While social reading is on the rise among ebook developers, especially those who see the merits in the ability to let readers interact with each other within the confines of an academic work or textbook, the limitations of the services currently on the market left more than one API creator wanting to take social reading to the next level.
ReadSocial, which allows any content creator to add a back channel to a piece of content, is a stream of content or discussion that happens away from the main form of content, such as the ability to make annotations available as a side bar. ReadSocial partnered with Float Mobile Learning to develop the API.
“What we’ve done is we’ve taken their web API which allows any HTML page or PDF viewed on a computer and we’ve made it available on any iOS device. It’s optimized for the iPad because more reading happens there,” said Chad Udell of Float Mobile in an interview with GoodeReader. “If you have within a web browser PDF reader for iOS or an ePub reader for iOS, we can allow the discussion within the API. But if you’re a publisher, especially of things like weekly or monthly periodical or of longer content like ebooks, you can allow your book to have a back channel.”
The content that any reader can leave within the book can be text or image, URLs, and they’re soon incorporating audio and video. That information would become a piece of ReadSocial content inside the book.
“It speaks to the fact that reading has always been a social activity in how readers talk to each other about the books they’re reading. So far, none of the devices we use for digital reading have strengthened the concept of social interaction with books. This brings reading into an open format. If you look at the content that has been tagged via ReadSocial in your browser or ereader app, you see the continuity of discussion that is very unique.”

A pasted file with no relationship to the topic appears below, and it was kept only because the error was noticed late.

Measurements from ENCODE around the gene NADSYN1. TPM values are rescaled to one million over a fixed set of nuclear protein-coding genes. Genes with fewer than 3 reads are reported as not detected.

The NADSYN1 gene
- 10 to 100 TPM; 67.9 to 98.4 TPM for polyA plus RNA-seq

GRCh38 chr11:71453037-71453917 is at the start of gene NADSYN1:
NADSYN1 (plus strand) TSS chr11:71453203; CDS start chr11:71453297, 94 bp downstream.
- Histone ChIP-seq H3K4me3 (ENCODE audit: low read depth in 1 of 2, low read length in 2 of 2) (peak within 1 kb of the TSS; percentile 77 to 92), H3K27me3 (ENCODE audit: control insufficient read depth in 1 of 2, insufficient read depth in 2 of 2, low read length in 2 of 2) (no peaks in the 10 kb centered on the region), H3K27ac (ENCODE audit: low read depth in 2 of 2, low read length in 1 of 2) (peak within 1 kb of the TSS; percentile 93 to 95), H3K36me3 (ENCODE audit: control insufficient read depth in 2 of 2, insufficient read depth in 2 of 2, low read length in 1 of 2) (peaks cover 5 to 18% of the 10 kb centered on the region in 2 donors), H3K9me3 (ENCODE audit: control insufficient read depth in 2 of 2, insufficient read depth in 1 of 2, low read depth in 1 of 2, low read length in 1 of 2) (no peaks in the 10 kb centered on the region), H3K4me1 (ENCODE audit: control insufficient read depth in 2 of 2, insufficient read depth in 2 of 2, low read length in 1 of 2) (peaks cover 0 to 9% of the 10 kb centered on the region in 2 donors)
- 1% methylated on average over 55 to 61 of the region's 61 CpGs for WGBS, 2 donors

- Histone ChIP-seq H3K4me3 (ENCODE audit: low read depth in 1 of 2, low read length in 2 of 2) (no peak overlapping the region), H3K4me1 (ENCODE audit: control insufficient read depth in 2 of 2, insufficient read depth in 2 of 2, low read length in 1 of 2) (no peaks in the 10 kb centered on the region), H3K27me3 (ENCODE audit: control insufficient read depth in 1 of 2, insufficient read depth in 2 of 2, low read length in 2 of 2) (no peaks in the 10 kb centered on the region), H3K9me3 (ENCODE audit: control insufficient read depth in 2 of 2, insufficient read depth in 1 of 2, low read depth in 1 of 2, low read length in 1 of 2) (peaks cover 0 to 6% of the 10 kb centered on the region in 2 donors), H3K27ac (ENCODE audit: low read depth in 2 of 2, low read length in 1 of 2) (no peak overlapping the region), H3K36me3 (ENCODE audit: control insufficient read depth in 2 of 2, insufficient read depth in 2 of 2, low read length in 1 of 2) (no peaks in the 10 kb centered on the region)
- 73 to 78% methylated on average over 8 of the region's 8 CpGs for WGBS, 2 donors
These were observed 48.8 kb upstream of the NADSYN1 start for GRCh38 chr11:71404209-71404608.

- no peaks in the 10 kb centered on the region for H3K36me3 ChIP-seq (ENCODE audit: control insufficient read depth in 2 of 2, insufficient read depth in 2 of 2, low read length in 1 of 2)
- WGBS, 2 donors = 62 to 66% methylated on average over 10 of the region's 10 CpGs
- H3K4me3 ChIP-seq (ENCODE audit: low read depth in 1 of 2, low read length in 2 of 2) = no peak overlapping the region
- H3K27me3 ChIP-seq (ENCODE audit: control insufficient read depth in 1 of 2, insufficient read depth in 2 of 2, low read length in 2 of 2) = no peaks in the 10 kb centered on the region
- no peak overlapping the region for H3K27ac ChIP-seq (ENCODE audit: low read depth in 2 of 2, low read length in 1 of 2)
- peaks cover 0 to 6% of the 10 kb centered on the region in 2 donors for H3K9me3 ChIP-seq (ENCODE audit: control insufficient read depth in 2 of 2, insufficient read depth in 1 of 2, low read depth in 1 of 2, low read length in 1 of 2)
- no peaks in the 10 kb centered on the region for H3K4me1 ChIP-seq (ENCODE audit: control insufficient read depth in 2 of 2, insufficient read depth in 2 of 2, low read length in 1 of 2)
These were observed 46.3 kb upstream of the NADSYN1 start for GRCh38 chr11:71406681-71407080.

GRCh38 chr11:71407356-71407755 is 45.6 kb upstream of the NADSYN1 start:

Travis Alber, the founder of ReadSocial, agrees.
“The main problem we were trying to solve is that most organizations that are trying to push content don’t want to build these features. We wanted to create an easy way for people to integrate these social features. When other companies have incorporated social features, it’s often a link to post on Facebook or Twitter, which is important, but we wanted to have ways to have conversations inside the document, as well as ways to group different people having the conversations.
“Float was incredibly helpful on the iPad side. What we did on the backend was all the logic to handle comments and quotes and a way to manage these in a dashboard. We’re currently giving away code libraries for the iPad. They look different because the iPad looks different than reading on a browser.”
“We’ve got a lot of interesting sign-ups,” Alber continues. “We’ve only had the code out there for about a month, so we haven’t seen all of the finished products live yet, but we’ve had sign-ups from textbook companies, Big Six publishers, and even magazines that have their content available on the iPad have shown an interest in developing these groups.
“Users currently sign in with Twitter and within a few weeks it will also have Facebook and Google account connectivity hopefully as early as mid-April. But we’re also enabling single use accounts for people who don’t want to sign in through another platform.
“One of the things that people find it hard to grasp is that it is not really a user-driven solution. What we wanted to do was avoid making the user do anything else. We’re partnering with the publisher or the developer, whoever is releasing the product and putting the effort on them.”
But will so-called social reading ever take the place of the traditional book club or water cooler discussion about the latest bestselling book?
“There’s no reason ebooks will be treated any differently than the way consume any other content. This is exciting because there’s a lot that can be done with it.”